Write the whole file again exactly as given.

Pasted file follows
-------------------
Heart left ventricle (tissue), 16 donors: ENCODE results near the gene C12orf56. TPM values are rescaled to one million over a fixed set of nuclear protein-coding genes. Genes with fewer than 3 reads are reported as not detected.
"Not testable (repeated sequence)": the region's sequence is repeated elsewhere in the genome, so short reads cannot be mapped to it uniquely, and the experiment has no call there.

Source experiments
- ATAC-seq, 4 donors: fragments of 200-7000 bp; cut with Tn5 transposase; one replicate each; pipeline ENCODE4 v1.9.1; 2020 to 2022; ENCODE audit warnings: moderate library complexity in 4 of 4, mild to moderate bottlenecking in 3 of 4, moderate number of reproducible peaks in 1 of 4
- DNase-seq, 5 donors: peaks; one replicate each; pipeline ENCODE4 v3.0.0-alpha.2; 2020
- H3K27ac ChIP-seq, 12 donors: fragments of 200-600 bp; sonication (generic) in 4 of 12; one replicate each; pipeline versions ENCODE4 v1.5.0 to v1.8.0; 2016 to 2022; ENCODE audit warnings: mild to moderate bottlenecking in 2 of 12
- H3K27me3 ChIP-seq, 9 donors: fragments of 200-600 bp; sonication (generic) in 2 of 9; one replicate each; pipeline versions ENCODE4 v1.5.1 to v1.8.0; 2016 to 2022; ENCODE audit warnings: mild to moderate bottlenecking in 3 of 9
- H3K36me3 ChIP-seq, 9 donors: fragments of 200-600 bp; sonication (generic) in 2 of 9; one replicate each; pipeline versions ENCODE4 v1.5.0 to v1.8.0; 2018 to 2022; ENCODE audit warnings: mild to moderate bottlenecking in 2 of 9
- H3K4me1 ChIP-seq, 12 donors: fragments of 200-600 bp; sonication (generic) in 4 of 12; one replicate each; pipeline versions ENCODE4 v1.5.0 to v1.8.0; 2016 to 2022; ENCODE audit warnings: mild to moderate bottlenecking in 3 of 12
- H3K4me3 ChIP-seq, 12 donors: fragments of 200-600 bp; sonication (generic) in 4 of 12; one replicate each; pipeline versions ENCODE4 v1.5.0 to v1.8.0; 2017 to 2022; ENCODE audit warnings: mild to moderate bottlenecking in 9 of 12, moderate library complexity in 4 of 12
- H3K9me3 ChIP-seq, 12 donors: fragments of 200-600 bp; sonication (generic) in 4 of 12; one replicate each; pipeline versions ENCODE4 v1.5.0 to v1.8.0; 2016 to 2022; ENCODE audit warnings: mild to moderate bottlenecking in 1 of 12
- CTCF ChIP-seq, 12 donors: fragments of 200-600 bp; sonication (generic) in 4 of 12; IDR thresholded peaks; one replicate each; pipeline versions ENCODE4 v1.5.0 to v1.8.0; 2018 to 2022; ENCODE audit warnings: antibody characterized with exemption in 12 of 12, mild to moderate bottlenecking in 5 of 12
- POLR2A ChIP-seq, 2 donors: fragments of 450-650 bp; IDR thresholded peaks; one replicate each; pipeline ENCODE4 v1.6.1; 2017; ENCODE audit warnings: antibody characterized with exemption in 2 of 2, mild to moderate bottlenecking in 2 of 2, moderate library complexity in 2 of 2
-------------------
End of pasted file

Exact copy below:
Heart left ventricle (tissue), 16 donors: ENCODE results near the gene C12orf56. TPM values are rescaled to one million over a fixed set of nuclear protein-coding genes. Genes with fewer than 3 reads are reported as not detected.
"Not testable (repeated sequence)": the region's sequence is repeated elsewhere in the genome, so short reads cannot be mapped to it uniquely, and the experiment has no call there.

Source experiments
- ATAC-seq, 4 donors: fragments of 200-7000 bp; cut with Tn5 transposase; one replicate each; pipeline ENCODE4 v1.9.1; 2020 to 2022; ENCODE audit warnings: moderate library complexity in 4 of 4, mild to moderate bottlenecking in 3 of 4, moderate number of reproducible peaks in 1 of 4
- DNase-seq, 5 donors: peaks; one replicate each; pipeline ENCODE4 v3.0.0-alpha.2; 2020
- H3K27ac ChIP-seq, 12 donors: fragments of 200-600 bp; sonication (generic) in 4 of 12; one replicate each; pipeline versions ENCODE4 v1.5.0 to v1.8.0; 2016 to 2022; ENCODE audit warnings: mild to moderate bottlenecking in 2 of 12
- H3K27me3 ChIP-seq, 9 donors: fragments of 200-600 bp; sonication (generic) in 2 of 9; one replicate each; pipeline versions ENCODE4 v1.5.1 to v1.8.0; 2016 to 2022; ENCODE audit warnings: mild to moderate bottlenecking in 3 of 9
- H3K36me3 ChIP-seq, 9 donors: fragments of 200-600 bp; sonication (generic) in 2 of 9; one replicate each; pipeline versions ENCODE4 v1.5.0 to v1.8.0; 2018 to 2022; ENCODE audit warnings: mild to moderate bottlenecking in 2 of 9
- H3K4me1 ChIP-seq, 12 donors: fragments of 200-600 bp; sonication (generic) in 4 of 12; one replicate each; pipeline versions ENCODE4 v1.5.0 to v1.8.0; 2016 to 2022; ENCODE audit warnings: mild to moderate bottlenecking in 3 of 12
- H3K4me3 ChIP-seq, 12 donors: fragments of 200-600 bp; sonication (generic) in 4 of 12; one replicate each; pipeline versions ENCODE4 v1.5.0 to v1.8.0; 2017 to 2022; ENCODE audit warnings: mild to moderate bottlenecking in 9 of 12, moderate library complexity in 4 of 12
- H3K9me3 ChIP-seq, 12 donors: fragments of 200-600 bp; sonication (generic) in 4 of 12; one replicate each; pipeline versions ENCODE4 v1.5.0 to v1.8.0; 2016 to 2022; ENCODE audit warnings: mild to moderate bottlenecking in 1 of 12
- CTCF ChIP-seq, 12 donors: fragments of 200-600 bp; sonication (generic) in 4 of 12; IDR thresholded peaks; one replicate each; pipeline versions ENCODE4 v1.5.0 to v1.8.0; 2018 to 2022; ENCODE audit warnings: antibody characterized with exemption in 12 of 12, mild to moderate bottlenecking in 5 of 12
- POLR2A ChIP-seq, 2 donors: fragments of 450-650 bp; IDR thresholded peaks; one replicate each; pipeline ENCODE4 v1.6.1; 2017; ENCODE audit warnings: antibody characterized with exemption in 2 of 2, mild to moderate bottlenecking in 2 of 2, moderate library complexity in 2 of 2